Senator Jeff Steinborn (D-Dona Ana)

Air Dates: February 16-18, 2019

This week's guest on REPORT FROM SANTA FE is Senator Jeff Steinborn, D-Dona Ana, discussing hot topics at the current legislative session. Steinborn served in the NM House of Representatives from 2007-2010, from 2013-2016, and was then elected to the NM Senate in 2016. He holds the powerful post of Vice-Chair for the Senate Rules Committee and also is a member of the Senate Public Affairs Committee.

Senator Steinborn has put forth some very popular ideas regarding New Mexicans love of the outdoors - this session he has bills establishing a New Mexico outdoor recreation division and legislation changing the name of the Game and Fish Department to the Wildlife Department. He has put forth legislation banning coyote killing contests in New Mexico.

The Senator gives an update on the Rio Grande Trail, which he started with a law passed in 2015 creating a Rio Grande Trail commission to plan a statewide recreation trail from the Colorado border down to Texas. They got a federal grant to create a Master Plan and are working on the first hundred-mile section of the Trail.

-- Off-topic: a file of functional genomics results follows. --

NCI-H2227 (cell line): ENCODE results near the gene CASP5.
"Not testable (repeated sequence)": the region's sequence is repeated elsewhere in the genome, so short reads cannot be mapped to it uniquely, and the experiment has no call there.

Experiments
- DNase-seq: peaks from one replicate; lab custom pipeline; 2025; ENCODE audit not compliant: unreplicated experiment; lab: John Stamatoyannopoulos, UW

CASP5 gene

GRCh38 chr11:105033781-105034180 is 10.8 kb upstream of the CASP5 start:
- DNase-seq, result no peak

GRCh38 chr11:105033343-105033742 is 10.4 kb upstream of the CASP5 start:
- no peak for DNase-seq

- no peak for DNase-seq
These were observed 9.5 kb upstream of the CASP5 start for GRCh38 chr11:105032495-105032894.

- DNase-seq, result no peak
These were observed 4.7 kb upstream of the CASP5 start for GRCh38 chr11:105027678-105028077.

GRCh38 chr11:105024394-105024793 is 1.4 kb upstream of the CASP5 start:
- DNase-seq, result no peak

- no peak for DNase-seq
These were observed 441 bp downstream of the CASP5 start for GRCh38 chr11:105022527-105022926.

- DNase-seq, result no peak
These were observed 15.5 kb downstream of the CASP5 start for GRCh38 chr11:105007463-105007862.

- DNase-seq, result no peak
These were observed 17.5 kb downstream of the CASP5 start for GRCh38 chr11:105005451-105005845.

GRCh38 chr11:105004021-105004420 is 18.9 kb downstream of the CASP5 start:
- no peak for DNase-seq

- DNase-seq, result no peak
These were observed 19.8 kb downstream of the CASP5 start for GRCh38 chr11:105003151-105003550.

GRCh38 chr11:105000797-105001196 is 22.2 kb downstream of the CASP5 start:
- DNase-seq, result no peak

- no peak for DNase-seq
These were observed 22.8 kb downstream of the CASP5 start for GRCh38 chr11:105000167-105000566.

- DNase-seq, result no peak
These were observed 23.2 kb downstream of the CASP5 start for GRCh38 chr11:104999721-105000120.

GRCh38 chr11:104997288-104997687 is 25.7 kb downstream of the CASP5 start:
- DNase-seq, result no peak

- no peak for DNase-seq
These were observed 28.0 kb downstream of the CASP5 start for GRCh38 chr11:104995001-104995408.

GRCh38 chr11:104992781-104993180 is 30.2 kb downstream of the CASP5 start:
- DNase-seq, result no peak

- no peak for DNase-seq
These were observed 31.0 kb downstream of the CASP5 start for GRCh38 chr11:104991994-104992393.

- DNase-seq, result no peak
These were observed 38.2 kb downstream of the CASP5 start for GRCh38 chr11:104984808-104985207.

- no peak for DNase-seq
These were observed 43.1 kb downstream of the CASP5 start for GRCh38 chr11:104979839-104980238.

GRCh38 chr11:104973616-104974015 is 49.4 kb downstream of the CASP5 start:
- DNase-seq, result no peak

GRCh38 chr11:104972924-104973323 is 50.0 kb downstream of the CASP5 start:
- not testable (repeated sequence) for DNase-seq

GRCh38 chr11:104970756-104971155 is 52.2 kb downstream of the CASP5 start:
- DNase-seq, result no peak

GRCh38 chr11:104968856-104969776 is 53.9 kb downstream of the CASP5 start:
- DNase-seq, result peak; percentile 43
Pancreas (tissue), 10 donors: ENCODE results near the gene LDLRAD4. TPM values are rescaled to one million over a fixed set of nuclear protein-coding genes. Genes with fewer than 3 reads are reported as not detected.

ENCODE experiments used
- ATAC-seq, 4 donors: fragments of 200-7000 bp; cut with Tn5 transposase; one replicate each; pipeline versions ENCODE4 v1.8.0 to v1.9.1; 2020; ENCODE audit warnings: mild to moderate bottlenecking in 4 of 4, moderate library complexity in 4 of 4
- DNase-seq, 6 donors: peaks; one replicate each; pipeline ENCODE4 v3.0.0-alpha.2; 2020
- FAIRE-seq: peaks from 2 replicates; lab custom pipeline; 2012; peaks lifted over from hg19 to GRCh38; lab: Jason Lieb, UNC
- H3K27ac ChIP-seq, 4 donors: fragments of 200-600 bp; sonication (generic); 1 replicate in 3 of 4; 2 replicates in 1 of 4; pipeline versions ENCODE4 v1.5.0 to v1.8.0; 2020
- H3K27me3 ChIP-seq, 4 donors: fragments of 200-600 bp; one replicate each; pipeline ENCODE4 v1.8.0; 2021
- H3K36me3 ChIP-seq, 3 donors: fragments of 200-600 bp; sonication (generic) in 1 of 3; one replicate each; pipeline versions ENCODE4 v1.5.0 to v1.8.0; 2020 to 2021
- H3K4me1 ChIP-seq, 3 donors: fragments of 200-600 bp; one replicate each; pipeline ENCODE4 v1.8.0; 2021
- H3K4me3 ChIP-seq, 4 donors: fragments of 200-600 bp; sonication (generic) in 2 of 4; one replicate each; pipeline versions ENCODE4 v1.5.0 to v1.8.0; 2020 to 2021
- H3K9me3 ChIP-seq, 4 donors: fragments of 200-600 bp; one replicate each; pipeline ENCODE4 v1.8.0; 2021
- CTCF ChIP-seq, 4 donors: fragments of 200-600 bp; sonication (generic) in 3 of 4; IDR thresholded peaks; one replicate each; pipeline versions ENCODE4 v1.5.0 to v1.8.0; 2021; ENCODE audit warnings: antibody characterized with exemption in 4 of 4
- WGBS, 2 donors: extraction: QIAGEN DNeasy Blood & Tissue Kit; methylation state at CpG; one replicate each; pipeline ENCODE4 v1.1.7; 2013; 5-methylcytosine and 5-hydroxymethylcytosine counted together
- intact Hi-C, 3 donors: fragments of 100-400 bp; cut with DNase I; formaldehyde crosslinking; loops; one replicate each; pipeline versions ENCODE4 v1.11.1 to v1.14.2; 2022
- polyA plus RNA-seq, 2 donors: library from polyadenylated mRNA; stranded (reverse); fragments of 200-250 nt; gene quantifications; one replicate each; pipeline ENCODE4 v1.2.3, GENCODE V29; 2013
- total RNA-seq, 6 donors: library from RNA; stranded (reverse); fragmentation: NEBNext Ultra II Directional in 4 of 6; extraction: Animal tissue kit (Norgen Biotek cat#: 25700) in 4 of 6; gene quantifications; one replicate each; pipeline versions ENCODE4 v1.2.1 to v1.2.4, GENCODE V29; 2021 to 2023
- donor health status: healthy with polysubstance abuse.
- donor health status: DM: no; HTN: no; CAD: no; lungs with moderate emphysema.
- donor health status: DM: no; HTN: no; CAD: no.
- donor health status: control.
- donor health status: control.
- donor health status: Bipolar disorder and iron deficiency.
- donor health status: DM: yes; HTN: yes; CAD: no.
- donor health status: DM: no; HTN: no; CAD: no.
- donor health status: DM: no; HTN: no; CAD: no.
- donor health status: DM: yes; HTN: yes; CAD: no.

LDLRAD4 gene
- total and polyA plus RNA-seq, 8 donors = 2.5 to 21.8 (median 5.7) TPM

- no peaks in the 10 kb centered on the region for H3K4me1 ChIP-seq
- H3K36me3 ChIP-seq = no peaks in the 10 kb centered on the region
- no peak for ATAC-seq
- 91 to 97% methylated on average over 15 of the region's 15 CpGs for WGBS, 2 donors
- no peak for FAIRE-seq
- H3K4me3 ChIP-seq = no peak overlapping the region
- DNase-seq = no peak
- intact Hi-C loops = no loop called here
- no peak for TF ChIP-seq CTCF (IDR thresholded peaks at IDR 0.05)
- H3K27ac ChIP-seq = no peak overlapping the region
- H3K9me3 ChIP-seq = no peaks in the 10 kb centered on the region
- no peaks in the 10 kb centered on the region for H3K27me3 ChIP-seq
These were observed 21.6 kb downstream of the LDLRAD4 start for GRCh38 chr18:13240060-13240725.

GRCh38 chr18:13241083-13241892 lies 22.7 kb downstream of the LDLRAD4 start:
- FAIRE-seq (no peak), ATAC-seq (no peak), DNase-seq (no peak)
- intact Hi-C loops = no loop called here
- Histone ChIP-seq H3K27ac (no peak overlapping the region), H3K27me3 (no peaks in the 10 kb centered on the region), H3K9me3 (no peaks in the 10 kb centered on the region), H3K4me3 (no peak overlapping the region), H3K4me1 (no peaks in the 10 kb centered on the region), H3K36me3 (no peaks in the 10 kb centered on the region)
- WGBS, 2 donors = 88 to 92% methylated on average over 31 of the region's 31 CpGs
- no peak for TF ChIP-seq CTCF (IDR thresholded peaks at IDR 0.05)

Jeff Steinborn is active in the area of voting and lobbying reforms, and he has introduced bills reducing the time a voter has to register to vote before he can participate in an election. One bill supports same day registration so that voters can register up to the day of an election. Jeff has bills closing some of the loopholes in our state lobbyist disclosure laws and other needed transparency topics.

New Mexico has some of the weakest, shortest-length statutes of limitations for sex crimes against children. Steinborn has introduced legislation that provides for an unlimited statute of limitations for sexually abused kids. He addresses a more literal form of toxic menace with bills that tighten radioactive waste oversight and disposal.

The senator has energy bills allowing for local choice in energy providers and getting more state buildings powered by renewable energy sources. Other legislation includes reform in the process of choosing regents at the state's universities, and some needed health care legislation.